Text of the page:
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April 9, 2014

Jonathan Tobin: Why Did Kerry Lie About Israeli Blame?

Samuel G. Freedman: A resolution 70 years later for a father's unsettling legacy of ashes from Dachau

Jessica Ivins: A resolution 70 years later for a father's unsettling legacy of ashes from Dachau

Kim Giles: Asking for help is not weakness

Kathy Kristof and Barbara Hoch Marcus: 7 Great Growth Israeli Stocks

Matthew Mientka: How Beans, Peas, And Chickpeas Cleanse Bad Cholesterol and Lowers Risk of Heart Disease

Sabrina Bachai: 5 At-Home Treatments For Headaches

The Kosher Gourmet by Daniel Neman Have yourself a matzo ball: The secrets bubby never told you and recipes she could have never imagined

April 8, 2014

Lori Nawyn: At Your Wit's End and Back: Finding Peace

Susan B. Garland and Rachel L. Sheedy: Strategies Married Couples Can Use to Boost Benefits

David Muhlbaum: Smart Tax Deductions Non-Itemizers Can Claim

Jill Weisenberger, M.S., R.D.N., C.D.E : Before You Lose Your Mental Edge

Dana Dovey: Coffee Drinkers Rejoice! Your Cup Of Joe Can Prevent Death From Liver Disease

Chris Weller: Electric 'Thinking Cap' Puts Your Brain Power Into High Gear

The Kosher Gourmet by Marlene Parrish A gift of hazelnuts keeps giving --- for a variety of nutty recipes: Entree, side, soup, dessert

April 4, 2014

Rabbi David Gutterman: The Word for Nothing Means Everything

Charles Krauthammer: Kerry's folly, Chapter 3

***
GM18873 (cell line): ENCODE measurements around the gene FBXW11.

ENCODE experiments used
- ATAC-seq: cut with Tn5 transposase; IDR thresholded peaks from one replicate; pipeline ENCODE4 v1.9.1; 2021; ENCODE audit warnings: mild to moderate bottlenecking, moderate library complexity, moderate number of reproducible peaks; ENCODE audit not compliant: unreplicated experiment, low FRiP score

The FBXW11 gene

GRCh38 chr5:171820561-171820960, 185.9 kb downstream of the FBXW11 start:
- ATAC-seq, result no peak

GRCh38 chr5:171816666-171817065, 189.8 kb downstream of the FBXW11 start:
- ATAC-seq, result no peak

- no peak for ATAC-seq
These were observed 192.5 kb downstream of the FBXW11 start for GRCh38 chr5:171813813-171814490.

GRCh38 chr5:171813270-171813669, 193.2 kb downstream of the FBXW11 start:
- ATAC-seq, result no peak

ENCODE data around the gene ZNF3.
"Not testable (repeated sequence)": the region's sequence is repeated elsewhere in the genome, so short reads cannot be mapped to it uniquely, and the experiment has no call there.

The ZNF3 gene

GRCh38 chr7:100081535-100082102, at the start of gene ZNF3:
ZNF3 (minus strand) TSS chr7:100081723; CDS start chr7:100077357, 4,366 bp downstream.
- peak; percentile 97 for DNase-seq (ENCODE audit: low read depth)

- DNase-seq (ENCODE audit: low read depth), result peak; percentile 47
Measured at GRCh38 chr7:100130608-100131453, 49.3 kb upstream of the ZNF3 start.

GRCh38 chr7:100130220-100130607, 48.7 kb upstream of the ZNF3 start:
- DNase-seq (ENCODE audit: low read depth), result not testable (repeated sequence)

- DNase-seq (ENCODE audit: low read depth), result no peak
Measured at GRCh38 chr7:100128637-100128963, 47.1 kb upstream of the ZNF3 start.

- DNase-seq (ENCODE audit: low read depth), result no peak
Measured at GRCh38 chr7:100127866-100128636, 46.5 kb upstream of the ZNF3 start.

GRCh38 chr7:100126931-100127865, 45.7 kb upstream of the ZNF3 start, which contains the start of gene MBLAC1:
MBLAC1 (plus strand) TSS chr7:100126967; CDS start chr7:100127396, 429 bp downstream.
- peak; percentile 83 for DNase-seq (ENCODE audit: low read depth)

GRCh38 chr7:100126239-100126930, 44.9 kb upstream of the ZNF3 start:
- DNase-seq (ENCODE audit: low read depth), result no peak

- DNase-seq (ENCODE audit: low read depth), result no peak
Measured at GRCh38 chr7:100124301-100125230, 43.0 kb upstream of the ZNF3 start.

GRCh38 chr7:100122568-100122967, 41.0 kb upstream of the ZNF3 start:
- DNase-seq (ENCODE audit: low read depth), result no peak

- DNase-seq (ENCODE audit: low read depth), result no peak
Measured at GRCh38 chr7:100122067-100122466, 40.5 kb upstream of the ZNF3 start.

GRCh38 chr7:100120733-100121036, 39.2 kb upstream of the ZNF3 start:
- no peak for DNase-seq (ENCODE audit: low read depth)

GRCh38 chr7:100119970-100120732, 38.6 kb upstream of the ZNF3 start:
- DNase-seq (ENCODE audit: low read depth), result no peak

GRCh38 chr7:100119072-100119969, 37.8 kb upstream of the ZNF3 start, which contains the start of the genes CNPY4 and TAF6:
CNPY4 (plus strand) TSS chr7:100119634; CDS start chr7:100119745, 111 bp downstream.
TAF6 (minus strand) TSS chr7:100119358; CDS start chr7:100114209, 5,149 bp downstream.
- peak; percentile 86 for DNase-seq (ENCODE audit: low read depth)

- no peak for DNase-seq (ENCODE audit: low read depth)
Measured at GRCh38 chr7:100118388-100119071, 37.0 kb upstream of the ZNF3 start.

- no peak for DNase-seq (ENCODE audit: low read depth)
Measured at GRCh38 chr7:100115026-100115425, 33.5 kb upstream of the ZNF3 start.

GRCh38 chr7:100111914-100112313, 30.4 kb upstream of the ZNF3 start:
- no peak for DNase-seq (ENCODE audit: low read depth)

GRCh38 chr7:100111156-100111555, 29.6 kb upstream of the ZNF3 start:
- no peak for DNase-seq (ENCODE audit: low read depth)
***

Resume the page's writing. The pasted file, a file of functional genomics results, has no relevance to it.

Amy Peterson: A life of love: How to build lasting relationships with your children

John Ericson: Older Women: Save Your Heart, Prevent Stroke Don't Drink Diet

John Ericson: Why 50 million Americans will still have spring allergies after taking meds

Cameron Huddleston: Best and Worst Buys of April 2014

Stacy Rapacon: Great Mutual Funds for Young Investors

Sarah Boesveld: Teacher keeps promise to mail thousands of former students letters written by their past selves

The Kosher Gourmet by Sharon Thompson Anyone can make a salad, you say. But can they make a great salad? (SECRETS, TESTED TECHNIQUES + 4 RECIPES, INCLUDING DRESSINGS)

April 2, 2014

Paul Greenberg: Death and joy in the spring

Dan Barry: Should South Carolina Jews be forced to maintain this chimney built by Germans serving the Nazis?

Mayra Bitsko: Save me! An alien took over my child's personality

Frank Clayton: Get happy: 20 scientifically proven happiness activities

Susan Scutti: It's Genetic! Obesity and the 'Carb Breakdown' Gene

Lecia Bushak: Why Hand Sanitizer May Actually Harm Your Health

Stacy Rapacon: Great Funds You Can Own for $500 or Less

Cameron Huddleston: 7 Ways to Save on Home Decor

The Kosher Gourmet by Steve Petusevsky Exploring ingredients as edible-stuffed containers (TWO RECIPES + TIPS & TECHINQUES)

Jewish World Review Dec. 7, 2005 / 6 Kislev, 5766

Smart mom sometimes just leaves son alone

By Marybeth Hicks

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http://www.JewishWorldReview.com | We've all heard that expression, "If they can put a man on the moon, why can't they come up with a way to get a sixth-grade boy to tell his mother about his math grade?"

Well, "they" did.

At long last, the technology that permeates our culture has transformed the nature of parenting a middle school boy. I no longer must rely on my son to tell me how he's doing in school. I can simply go to the World Wide Web and find out.

Back in the day, moms and dads had to rummage through backpacks to discover what was happening in the classroom. This was messy. Between the dirty gym clothes and the leftover bananas, you could end up on antibiotics just learning how your son did on a social studies quiz.

Not that you couldn't simply ask, "How'd you do on the social studies quiz?" More often than not, however, the answer was "fine," a subjective response, to be sure.